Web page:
Microfilaments - Microfilaments are solid rods made of globular proteins called actin. These filaments are primarily structural in function and are an important component of the cytoskeleton.

Microtubules - These straight, hollow cylinders, composed of tubulin protein, are found throughout the cytoplasm of all eukaryotic cells and perform a number of functions.

Mitochondria - Mitochondria are oblong shaped organelles that are found in the cytoplasm of every eukaryotic cell. In the animal cell, they are the main power generators, converting oxygen and nutrients into energy.
Mitochondria have two functionally distinct membrane systems separated by a space: the outer membrane, which surrounds the whole organelle; and the inner membrane, which is thrown into folds or shelves that project inward. These inward folds are called cristae. The number and shape of cristae in mitochondria differ, depending on the tissue and organism in which they are found, and serve to increase the surface area of the membrane.

Nucleus - The nucleus is a highly specialized organelle that serves as the information and administrative center of the cell.

The nucleus is spheroidal in shape and separated from the cytoplasm by a double-membrane structure called the nuclear envelope. The nuclear envelope isolates and protects a cell's DNA from various molecules that could accidentally damage its structure or interfere with its processing. During processing, DNA is transcribed, or synthesized, into a special RNA, called mRNA. This mRNA is then transported out of the nucleus, where it is translated into a specific protein molecule. In prokaryotes, DNA processing takes place in the cytoplasm. Inside the nucleus of eukaryotes is the nucleolus.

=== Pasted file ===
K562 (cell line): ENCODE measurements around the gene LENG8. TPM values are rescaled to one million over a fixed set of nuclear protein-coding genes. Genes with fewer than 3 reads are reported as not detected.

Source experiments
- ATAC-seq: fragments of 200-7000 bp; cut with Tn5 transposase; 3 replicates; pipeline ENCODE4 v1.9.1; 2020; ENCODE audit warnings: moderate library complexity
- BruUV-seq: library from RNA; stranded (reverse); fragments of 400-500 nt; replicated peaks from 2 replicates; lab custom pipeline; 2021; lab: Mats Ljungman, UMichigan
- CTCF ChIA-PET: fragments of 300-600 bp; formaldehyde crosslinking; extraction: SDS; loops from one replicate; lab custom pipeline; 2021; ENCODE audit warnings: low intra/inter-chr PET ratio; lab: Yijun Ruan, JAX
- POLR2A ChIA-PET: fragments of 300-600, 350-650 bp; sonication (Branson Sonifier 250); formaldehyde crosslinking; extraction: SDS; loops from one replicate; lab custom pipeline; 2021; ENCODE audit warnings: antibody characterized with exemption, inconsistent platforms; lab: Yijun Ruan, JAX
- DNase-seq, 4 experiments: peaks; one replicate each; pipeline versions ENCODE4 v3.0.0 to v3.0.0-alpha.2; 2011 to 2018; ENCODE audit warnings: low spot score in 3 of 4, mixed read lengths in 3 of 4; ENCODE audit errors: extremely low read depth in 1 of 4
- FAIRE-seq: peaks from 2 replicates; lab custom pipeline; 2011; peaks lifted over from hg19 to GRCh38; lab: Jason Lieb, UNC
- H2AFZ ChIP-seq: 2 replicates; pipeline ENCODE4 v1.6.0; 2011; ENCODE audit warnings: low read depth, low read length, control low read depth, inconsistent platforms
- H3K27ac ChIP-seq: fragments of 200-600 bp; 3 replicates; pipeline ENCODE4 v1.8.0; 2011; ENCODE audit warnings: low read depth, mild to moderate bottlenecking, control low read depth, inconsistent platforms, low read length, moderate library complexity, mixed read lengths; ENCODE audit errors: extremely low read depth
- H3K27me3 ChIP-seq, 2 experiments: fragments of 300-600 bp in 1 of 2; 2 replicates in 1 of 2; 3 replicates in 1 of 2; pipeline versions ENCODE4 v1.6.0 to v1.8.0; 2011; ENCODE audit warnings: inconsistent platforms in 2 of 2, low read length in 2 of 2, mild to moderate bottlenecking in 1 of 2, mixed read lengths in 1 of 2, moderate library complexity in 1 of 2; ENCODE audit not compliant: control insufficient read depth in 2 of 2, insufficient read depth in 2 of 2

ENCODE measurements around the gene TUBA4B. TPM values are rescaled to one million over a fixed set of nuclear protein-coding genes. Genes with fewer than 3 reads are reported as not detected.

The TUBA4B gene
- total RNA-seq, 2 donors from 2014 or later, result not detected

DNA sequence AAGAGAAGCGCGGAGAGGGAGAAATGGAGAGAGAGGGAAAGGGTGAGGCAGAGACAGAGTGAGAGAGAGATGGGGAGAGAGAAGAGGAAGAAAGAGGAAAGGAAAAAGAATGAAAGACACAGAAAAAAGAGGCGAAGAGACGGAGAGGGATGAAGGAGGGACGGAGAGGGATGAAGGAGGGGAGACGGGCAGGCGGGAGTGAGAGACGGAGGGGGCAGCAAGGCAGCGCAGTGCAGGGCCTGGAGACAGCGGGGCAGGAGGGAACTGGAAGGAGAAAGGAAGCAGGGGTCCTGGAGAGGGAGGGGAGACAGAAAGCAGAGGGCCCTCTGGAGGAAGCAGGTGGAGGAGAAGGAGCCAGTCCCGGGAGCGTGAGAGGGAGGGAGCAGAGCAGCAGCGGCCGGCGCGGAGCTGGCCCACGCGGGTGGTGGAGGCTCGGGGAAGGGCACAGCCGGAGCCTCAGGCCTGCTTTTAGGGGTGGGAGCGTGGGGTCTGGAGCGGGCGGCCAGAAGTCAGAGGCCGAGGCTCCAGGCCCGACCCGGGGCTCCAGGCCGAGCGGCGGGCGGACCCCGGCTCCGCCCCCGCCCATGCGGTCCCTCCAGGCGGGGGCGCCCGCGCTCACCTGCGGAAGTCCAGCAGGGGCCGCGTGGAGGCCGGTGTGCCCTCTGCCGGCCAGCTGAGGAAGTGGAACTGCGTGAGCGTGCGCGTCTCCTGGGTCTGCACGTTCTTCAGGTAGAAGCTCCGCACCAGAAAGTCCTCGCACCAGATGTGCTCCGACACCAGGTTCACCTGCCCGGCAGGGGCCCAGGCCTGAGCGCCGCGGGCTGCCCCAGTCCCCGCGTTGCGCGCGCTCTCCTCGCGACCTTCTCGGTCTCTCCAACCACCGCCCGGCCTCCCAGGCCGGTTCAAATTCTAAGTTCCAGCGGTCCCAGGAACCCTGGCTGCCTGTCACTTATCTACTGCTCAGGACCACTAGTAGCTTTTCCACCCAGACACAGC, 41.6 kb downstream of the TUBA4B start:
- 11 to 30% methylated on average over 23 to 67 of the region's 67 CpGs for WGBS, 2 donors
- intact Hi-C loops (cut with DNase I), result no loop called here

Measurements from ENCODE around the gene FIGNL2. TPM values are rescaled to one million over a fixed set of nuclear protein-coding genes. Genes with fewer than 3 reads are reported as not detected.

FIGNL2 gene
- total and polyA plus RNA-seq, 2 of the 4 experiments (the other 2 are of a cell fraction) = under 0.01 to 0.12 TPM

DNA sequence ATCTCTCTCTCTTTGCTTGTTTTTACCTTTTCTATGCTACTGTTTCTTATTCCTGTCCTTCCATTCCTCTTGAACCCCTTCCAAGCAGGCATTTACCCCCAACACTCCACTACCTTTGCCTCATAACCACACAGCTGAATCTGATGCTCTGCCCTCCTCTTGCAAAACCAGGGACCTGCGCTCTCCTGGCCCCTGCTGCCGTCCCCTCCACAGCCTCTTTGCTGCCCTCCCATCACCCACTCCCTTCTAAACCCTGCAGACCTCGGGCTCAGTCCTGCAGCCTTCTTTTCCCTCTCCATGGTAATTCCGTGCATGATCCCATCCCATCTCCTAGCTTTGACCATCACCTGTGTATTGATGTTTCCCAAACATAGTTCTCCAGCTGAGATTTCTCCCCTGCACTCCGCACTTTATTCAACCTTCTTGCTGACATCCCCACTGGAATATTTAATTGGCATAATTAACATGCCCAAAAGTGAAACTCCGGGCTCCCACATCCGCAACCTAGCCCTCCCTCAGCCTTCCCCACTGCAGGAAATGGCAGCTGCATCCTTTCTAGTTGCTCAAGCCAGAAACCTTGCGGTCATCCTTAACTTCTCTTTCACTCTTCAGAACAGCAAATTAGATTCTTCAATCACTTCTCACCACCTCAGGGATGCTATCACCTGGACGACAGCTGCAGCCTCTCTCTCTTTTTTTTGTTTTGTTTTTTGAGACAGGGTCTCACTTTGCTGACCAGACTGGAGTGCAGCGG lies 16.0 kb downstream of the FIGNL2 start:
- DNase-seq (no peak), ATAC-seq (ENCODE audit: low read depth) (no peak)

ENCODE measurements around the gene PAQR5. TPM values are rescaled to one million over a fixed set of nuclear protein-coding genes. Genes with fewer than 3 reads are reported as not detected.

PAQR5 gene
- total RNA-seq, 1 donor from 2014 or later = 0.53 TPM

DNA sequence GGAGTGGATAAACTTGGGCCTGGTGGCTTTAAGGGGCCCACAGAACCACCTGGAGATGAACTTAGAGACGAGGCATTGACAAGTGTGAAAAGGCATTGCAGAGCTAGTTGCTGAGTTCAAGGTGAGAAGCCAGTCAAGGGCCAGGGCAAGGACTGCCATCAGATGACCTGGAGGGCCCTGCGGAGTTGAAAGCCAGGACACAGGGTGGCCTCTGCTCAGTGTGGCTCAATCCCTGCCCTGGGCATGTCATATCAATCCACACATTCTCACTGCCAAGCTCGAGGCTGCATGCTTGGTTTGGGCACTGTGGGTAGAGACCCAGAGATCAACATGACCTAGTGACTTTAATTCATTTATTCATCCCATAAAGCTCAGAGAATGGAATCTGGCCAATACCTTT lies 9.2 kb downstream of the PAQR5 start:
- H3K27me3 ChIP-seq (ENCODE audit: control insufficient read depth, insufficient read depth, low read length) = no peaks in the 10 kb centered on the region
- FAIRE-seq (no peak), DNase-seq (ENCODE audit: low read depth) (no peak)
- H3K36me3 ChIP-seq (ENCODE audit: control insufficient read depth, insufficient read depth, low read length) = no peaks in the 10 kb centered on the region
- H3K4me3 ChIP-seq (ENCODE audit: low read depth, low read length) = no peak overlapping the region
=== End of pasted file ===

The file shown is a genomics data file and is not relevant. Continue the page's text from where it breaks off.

Peroxisomes - Microbodies are a diverse group of organelles that are found in the cytoplasm, roughly spherical and bound by a single membrane. There are several types of microbodies but peroxisomes are the most common.

Plasma Membrane - All living cells have a plasma membrane that encloses their contents. In prokaryotes, the membrane is the inner layer of protection surrounded by a rigid cell wall. Eukaryotic animal cells have only the membrane to contain and protect their contents. These membranes also regulate the passage of molecules in and out of the cells.

Ribosomes - All living cells contain ribosomes, tiny organelles composed of approximately 60 percent RNA and 40 percent protein. In eukaryotes, ribosomes are made of four strands of RNA. In prokaryotes, they consist of three strands of RNA.

Three main protein systems constitute the cytoskeleton. These are, in order of typical abundance:

* Microfilaments
* Intermediate filaments
* Microtubules
A three-dimensional network of fibers, composed of filamentous protein, which runs throughout the matrix of living cells, providing a framework for organelles, anchoring the cell membrane, and providing a suitable surface for chemical reactions to take place. The cytoskeleton also provides the cell with motility – the ability of the entire cell to move around and for material to be moved within the cell